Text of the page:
Tag Archives: climate

Letter To The Editor

letter to the editorThe photographs from Nàdair Thiriodh of Crossapol taken in December and again in March (An Tirisdeach 566) are a timely reminder of how vulnerable the machair dunes are to extreme weather conditions. The most damaging of the winter’s storms on 3 January 2014 was caused when low pressure drew in very strong winds and a tidal surge of about a metre on top of the high spring tides. These are the very same conditions that caused the lethal floods in East Anglia in 1953.

Walking the beaches the day after the January storm was a sobering experience. Ten years ago, when I was studying oceanography and climate change for an OU degree, the forecast was that such events could be expected once every 200 years. More recently it has come to be understood that higher ocean temperatures will cause storms to be more powerful and more frequent. We have seen what that will be like this winter. If we care about the machair we must also care about climate change. It is right that we should ask Argyll & Bute and the Scottish Executive what they are doing to protect the machair. In return they could reasonably point to their ambitious renewables strategies as contributions to achieving a low carbon economy.

We have seen the formidable spin machine of No Tiree Array in action in recent weeks as they stamp on any sign of opposition. Tiree has much to fear from climate change and how we respond to the challenge of renewable energy is much too important to be left to a single issue pressure group that feels no obligation to listen to the community or to consider the wider context of what they campaign for.

The Argyll Array may have gone away for now, but there will be other renewable opportunities for Tiree such as a re-engineered array, wave generation or building on the success of Tilley with an ambitious community owned project. It is time to hear from others in the community. For example, is it the settled will of the majority on Tiree to refuse to play any further part in implementing the Scottish Executive’s renewables strategy? If we are unwilling to make our own contribution to this strategy, what right have we to ask others to help protect our machair?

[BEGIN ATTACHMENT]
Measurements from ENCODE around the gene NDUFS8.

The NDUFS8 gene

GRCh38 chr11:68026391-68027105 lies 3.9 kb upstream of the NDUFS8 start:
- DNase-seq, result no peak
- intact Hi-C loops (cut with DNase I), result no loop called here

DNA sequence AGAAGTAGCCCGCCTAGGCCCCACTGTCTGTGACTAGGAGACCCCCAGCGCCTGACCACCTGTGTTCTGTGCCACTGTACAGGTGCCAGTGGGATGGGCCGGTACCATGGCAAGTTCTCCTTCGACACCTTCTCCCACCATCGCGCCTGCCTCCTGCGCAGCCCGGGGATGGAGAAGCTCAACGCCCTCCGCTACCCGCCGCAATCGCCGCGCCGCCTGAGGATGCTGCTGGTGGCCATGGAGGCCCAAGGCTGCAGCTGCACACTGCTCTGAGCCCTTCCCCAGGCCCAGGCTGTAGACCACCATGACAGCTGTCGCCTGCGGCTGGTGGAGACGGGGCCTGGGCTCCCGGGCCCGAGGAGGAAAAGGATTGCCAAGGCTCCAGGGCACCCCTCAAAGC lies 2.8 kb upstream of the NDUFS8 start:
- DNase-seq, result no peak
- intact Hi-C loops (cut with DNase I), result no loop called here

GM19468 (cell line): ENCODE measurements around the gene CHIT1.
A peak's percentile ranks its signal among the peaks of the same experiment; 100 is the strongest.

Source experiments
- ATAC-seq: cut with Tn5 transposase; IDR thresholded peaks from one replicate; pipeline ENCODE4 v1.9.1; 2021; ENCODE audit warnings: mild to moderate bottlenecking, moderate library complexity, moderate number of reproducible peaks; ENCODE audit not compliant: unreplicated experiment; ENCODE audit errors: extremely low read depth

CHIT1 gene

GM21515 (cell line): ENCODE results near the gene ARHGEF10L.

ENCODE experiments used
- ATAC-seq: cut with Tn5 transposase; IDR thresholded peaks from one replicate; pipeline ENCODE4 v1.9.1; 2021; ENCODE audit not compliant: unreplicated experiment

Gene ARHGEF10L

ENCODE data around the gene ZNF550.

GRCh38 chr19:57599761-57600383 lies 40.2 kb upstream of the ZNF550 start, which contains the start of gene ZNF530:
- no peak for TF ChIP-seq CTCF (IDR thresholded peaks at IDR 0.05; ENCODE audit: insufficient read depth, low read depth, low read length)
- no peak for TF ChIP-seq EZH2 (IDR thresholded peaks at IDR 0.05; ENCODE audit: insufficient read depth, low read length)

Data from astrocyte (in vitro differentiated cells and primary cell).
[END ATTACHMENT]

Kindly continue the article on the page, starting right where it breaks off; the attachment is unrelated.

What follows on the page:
It is to be hoped that the new community council will be an opportunity for a more democratic discussion of issues in which single interest groups are not the only voices heard.

Bill Welstead, Taigh Allamsa, Baugh

Atlantic Rising Update

Launching the bottle

At the beginning of January we published a letter from abroad giving an update on the progress of the Atlantic Rising Expedition, a number of readers have asked for more details of this, I hope this explains what it is all about.

HUNDREDS of letters from school children in Tiree were dropped into the Atlantic Ocean as part of a huge message in a bottle. Letters written by students at Tiree School were put into a buoy equipped with a tracking device so the progress of their messages can be followed via a website (www.atlanticrising.org) as the capsule drifts around the ocean with the currents.

The message in a bottle was dropped into the ocean from a containership Safmarine Bayete on its route from Senegal to Brazil. This project is part of an international environmental education project, called Atlantic Rising.

Will Lorimer, from Atlantic Rising said:
“Students can visit the website and see where their letter has got to and where it is likely to wash up. We hope that one day someone will find the messages and get in touch. “The project is a good way to illustrate how currents move around the ocean. “Currents are a key way that heat moves around the ocean and so are very relevant to climate change.” The three directors of the charity Atlantic Rising (Will Lorimer, whose family have a house on Tiree, Tim Bromfield and Lynn Morris) visited the school last summer term to talk to students about climate change and collect their letters before embarking on a 32,000 km expedition around the edge of the Atlantic.

The idea behind the journey is to follow the one meter contour, predicted to be the new coastline of the ocean in 100 years time, if sea levels continue to rise. Along the way they are creating a network between schools in coastal communities of which Tiree School was a founding school. The trio, all 29, left the UK on September 1st last year and drove around the coast of Europe and West Africa to Ghana. They then shipped their Land Rover and themselves on a containership to Brazil. The journey continues northwards up the east coast of the Americas to Canada. The Atlantic Rising team will be returning to the school later this year to talk about the expedition.

For more information please visit www.atlanticrising.org or email lynn@atlanticrising.org.